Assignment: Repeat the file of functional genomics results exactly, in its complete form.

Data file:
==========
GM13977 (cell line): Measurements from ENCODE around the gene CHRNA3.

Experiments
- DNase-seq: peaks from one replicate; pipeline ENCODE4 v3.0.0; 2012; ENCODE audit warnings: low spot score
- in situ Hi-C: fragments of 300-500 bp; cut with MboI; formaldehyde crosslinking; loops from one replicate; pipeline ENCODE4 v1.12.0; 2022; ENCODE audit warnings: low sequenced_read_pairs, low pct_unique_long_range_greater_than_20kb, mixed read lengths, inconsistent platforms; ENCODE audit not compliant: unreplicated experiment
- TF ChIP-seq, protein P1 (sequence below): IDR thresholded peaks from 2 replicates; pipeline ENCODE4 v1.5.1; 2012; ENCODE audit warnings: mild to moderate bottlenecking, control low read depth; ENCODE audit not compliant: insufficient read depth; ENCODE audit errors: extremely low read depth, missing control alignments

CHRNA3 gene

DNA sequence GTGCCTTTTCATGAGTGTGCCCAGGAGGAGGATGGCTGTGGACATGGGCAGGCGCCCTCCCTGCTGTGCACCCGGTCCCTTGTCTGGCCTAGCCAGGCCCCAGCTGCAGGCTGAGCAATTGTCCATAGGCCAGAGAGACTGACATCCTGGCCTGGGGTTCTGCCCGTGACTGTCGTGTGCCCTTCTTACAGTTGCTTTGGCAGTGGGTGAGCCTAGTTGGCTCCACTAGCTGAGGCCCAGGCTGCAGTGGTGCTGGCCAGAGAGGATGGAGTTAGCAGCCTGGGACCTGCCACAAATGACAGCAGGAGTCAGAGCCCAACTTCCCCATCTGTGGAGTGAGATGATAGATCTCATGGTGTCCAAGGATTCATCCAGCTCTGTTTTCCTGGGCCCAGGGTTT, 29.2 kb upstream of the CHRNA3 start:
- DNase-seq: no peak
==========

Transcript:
GM13977 (cell line): Measurements from ENCODE around the gene CHRNA3.

Experiments
- DNase-seq: peaks from one replicate; pipeline ENCODE4 v3.0.0; 2012; ENCODE audit warnings: low spot score
- in situ Hi-C: fragments of 300-500 bp; cut with MboI; formaldehyde crosslinking; loops from one replicate; pipeline ENCODE4 v1.12.0; 2022; ENCODE audit warnings: low sequenced_read_pairs, low pct_unique_long_range_greater_than_20kb, mixed read lengths, inconsistent platforms; ENCODE audit not compliant: unreplicated experiment
- TF ChIP-seq, protein P1 (sequence below): IDR thresholded peaks from 2 replicates; pipeline ENCODE4 v1.5.1; 2012; ENCODE audit warnings: mild to moderate bottlenecking, control low read depth; ENCODE audit not compliant: insufficient read depth; ENCODE audit errors: extremely low read depth, missing control alignments

CHRNA3 gene

DNA sequence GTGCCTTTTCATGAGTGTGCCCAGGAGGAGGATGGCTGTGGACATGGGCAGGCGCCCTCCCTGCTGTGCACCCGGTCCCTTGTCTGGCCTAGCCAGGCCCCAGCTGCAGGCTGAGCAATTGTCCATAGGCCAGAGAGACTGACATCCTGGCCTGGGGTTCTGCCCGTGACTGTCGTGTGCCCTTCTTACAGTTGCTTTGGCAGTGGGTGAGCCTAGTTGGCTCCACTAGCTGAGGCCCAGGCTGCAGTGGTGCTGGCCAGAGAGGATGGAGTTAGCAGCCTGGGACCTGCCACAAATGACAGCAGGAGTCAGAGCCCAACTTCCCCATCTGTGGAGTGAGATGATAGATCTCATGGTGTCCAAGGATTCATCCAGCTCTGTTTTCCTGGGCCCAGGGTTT, 29.2 kb upstream of the CHRNA3 start:
- DNase-seq: no peak